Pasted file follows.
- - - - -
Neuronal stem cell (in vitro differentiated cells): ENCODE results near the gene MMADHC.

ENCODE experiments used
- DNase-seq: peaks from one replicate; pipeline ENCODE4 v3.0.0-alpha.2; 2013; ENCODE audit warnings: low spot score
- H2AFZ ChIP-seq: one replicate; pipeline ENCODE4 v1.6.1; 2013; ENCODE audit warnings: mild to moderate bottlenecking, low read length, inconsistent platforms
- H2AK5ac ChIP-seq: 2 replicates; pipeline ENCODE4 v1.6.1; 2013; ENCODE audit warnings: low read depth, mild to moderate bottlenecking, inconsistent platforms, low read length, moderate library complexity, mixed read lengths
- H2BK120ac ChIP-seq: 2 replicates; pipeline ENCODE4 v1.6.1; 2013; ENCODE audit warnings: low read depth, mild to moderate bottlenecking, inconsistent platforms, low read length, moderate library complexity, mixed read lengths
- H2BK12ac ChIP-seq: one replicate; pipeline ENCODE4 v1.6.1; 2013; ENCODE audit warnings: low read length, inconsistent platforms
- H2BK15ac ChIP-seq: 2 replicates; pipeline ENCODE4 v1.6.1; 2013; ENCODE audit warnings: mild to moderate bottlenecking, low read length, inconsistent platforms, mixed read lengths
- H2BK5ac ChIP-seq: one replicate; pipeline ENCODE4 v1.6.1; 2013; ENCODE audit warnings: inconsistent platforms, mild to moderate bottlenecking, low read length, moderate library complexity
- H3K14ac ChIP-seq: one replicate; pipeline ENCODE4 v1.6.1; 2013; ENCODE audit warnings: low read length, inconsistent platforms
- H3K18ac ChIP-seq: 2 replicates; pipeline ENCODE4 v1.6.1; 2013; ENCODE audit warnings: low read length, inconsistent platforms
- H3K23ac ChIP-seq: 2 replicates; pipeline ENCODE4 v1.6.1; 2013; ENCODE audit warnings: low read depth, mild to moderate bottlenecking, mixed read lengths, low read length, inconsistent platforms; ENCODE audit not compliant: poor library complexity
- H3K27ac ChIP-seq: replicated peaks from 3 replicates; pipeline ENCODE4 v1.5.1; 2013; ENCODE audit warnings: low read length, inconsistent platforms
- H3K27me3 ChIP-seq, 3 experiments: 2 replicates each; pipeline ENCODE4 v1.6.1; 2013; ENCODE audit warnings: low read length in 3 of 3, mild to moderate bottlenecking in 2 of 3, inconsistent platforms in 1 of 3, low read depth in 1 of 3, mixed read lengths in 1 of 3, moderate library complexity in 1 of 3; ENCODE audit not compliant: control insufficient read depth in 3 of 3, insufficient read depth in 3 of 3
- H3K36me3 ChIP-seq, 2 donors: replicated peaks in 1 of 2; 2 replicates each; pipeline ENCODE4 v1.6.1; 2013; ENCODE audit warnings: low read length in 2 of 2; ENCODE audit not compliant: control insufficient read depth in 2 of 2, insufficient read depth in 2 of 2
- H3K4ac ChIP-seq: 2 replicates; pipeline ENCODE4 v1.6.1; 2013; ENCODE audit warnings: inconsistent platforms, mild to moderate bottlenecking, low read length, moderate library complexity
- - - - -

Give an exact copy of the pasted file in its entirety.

Neuronal stem cell (in vitro differentiated cells): ENCODE results near the gene MMADHC.

ENCODE experiments used
- DNase-seq: peaks from one replicate; pipeline ENCODE4 v3.0.0-alpha.2; 2013; ENCODE audit warnings: low spot score
- H2AFZ ChIP-seq: one replicate; pipeline ENCODE4 v1.6.1; 2013; ENCODE audit warnings: mild to moderate bottlenecking, low read length, inconsistent platforms
- H2AK5ac ChIP-seq: 2 replicates; pipeline ENCODE4 v1.6.1; 2013; ENCODE audit warnings: low read depth, mild to moderate bottlenecking, inconsistent platforms, low read length, moderate library complexity, mixed read lengths
- H2BK120ac ChIP-seq: 2 replicates; pipeline ENCODE4 v1.6.1; 2013; ENCODE audit warnings: low read depth, mild to moderate bottlenecking, inconsistent platforms, low read length, moderate library complexity, mixed read lengths
- H2BK12ac ChIP-seq: one replicate; pipeline ENCODE4 v1.6.1; 2013; ENCODE audit warnings: low read length, inconsistent platforms
- H2BK15ac ChIP-seq: 2 replicates; pipeline ENCODE4 v1.6.1; 2013; ENCODE audit warnings: mild to moderate bottlenecking, low read length, inconsistent platforms, mixed read lengths
- H2BK5ac ChIP-seq: one replicate; pipeline ENCODE4 v1.6.1; 2013; ENCODE audit warnings: inconsistent platforms, mild to moderate bottlenecking, low read length, moderate library complexity
- H3K14ac ChIP-seq: one replicate; pipeline ENCODE4 v1.6.1; 2013; ENCODE audit warnings: low read length, inconsistent platforms
- H3K18ac ChIP-seq: 2 replicates; pipeline ENCODE4 v1.6.1; 2013; ENCODE audit warnings: low read length, inconsistent platforms
- H3K23ac ChIP-seq: 2 replicates; pipeline ENCODE4 v1.6.1; 2013; ENCODE audit warnings: low read depth, mild to moderate bottlenecking, mixed read lengths, low read length, inconsistent platforms; ENCODE audit not compliant: poor library complexity
- H3K27ac ChIP-seq: replicated peaks from 3 replicates; pipeline ENCODE4 v1.5.1; 2013; ENCODE audit warnings: low read length, inconsistent platforms
- H3K27me3 ChIP-seq, 3 experiments: 2 replicates each; pipeline ENCODE4 v1.6.1; 2013; ENCODE audit warnings: low read length in 3 of 3, mild to moderate bottlenecking in 2 of 3, inconsistent platforms in 1 of 3, low read depth in 1 of 3, mixed read lengths in 1 of 3, moderate library complexity in 1 of 3; ENCODE audit not compliant: control insufficient read depth in 3 of 3, insufficient read depth in 3 of 3
- H3K36me3 ChIP-seq, 2 donors: replicated peaks in 1 of 2; 2 replicates each; pipeline ENCODE4 v1.6.1; 2013; ENCODE audit warnings: low read length in 2 of 2; ENCODE audit not compliant: control insufficient read depth in 2 of 2, insufficient read depth in 2 of 2
- H3K4ac ChIP-seq: 2 replicates; pipeline ENCODE4 v1.6.1; 2013; ENCODE audit warnings: inconsistent platforms, mild to moderate bottlenecking, low read length, moderate library complexity